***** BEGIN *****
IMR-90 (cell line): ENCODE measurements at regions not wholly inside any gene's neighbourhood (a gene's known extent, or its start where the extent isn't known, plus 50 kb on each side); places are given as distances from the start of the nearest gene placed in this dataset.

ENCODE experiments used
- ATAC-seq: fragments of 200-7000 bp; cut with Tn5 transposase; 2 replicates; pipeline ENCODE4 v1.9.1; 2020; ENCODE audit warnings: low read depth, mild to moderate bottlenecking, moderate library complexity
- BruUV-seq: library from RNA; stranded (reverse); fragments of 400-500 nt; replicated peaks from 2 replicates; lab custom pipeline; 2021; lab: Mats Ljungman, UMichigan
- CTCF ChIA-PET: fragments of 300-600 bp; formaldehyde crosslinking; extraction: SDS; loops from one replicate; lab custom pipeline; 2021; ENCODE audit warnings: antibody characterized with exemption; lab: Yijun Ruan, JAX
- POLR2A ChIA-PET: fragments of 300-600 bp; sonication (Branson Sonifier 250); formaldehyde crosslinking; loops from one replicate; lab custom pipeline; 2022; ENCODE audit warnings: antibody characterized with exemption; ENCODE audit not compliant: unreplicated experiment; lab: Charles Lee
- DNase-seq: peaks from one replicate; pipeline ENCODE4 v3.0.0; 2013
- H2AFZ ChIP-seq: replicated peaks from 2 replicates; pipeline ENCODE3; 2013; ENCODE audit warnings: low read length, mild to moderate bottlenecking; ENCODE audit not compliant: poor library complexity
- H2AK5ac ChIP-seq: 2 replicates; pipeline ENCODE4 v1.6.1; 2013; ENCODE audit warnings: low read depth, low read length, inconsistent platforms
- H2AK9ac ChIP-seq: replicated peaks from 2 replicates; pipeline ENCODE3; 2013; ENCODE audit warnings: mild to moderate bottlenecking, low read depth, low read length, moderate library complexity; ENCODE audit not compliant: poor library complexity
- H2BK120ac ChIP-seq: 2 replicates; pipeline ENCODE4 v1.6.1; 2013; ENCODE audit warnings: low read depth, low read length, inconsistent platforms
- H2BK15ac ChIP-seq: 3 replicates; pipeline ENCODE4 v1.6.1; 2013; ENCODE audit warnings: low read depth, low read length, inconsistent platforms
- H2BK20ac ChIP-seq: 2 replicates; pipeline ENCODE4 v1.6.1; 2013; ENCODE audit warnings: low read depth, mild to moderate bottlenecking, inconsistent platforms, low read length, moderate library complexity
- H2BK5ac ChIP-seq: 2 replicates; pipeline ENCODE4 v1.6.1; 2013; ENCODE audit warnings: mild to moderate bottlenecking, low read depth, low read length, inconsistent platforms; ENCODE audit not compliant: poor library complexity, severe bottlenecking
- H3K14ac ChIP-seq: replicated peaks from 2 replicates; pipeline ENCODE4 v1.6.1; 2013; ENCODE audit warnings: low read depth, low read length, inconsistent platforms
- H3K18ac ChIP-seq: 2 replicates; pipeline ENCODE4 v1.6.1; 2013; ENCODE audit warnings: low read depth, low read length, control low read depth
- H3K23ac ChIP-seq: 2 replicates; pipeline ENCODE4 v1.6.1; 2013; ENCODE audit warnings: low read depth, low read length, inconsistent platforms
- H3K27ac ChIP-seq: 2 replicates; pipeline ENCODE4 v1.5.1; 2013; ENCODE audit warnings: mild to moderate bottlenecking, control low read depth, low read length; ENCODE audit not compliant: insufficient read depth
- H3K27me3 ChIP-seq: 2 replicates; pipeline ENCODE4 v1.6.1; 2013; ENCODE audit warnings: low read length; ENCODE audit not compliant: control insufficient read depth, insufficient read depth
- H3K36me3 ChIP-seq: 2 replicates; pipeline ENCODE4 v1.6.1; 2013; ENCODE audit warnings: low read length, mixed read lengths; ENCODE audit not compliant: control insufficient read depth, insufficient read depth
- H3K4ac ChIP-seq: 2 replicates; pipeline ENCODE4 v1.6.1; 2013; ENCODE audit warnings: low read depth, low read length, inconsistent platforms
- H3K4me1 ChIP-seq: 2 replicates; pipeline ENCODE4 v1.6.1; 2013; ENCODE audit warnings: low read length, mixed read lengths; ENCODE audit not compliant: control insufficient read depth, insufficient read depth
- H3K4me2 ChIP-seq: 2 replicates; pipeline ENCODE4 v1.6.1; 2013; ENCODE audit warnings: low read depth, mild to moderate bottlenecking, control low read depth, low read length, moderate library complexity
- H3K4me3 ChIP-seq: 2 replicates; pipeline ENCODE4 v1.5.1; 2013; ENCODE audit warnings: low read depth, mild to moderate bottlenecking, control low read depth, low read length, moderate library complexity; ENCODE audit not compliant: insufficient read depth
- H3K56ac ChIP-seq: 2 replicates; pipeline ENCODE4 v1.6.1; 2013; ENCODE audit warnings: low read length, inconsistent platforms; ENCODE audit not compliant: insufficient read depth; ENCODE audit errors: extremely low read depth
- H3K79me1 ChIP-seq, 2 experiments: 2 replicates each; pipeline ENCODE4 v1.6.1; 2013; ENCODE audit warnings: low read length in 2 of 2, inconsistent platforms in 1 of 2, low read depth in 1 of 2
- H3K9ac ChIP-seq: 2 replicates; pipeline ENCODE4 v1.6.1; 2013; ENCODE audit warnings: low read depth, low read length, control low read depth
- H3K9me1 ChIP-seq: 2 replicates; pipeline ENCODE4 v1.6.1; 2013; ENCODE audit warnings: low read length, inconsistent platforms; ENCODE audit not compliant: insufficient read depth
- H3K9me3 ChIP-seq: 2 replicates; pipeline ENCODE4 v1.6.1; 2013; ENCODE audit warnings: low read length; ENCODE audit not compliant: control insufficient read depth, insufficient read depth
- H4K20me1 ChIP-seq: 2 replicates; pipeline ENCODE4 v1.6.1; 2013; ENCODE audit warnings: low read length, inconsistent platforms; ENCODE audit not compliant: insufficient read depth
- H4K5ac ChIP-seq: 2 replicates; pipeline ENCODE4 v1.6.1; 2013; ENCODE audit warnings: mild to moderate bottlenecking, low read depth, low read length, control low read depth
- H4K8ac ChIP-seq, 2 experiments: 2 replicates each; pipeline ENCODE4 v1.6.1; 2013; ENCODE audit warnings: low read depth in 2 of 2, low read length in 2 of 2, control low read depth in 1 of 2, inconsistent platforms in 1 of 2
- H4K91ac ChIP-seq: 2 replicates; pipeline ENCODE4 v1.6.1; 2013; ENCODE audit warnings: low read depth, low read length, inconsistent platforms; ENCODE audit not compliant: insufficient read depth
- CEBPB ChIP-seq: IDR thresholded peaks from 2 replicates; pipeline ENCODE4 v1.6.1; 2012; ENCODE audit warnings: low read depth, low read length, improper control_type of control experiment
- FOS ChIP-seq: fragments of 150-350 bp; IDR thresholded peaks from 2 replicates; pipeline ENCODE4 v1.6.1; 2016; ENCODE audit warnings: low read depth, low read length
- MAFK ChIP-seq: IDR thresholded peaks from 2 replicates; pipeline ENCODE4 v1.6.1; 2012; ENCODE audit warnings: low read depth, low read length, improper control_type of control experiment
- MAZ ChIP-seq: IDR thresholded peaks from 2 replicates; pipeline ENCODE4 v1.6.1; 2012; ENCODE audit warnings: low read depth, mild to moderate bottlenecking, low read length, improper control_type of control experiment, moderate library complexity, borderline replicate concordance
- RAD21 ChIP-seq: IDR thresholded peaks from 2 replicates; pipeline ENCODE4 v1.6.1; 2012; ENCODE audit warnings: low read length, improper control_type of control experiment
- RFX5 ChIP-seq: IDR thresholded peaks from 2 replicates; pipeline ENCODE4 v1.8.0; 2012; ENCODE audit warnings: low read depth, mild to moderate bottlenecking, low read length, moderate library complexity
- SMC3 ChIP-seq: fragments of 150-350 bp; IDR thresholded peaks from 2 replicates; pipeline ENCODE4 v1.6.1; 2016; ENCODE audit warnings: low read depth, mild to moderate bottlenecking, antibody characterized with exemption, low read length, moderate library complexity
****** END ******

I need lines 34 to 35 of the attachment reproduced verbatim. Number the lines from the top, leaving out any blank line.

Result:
- CEBPB ChIP-seq: IDR thresholded peaks from 2 replicates; pipeline ENCODE4 v1.6.1; 2012; ENCODE audit warnings: low read depth, low read length, improper control_type of control experiment
- FOS ChIP-seq: fragments of 150-350 bp; IDR thresholded peaks from 2 replicates; pipeline ENCODE4 v1.6.1; 2016; ENCODE audit warnings: low read depth, low read length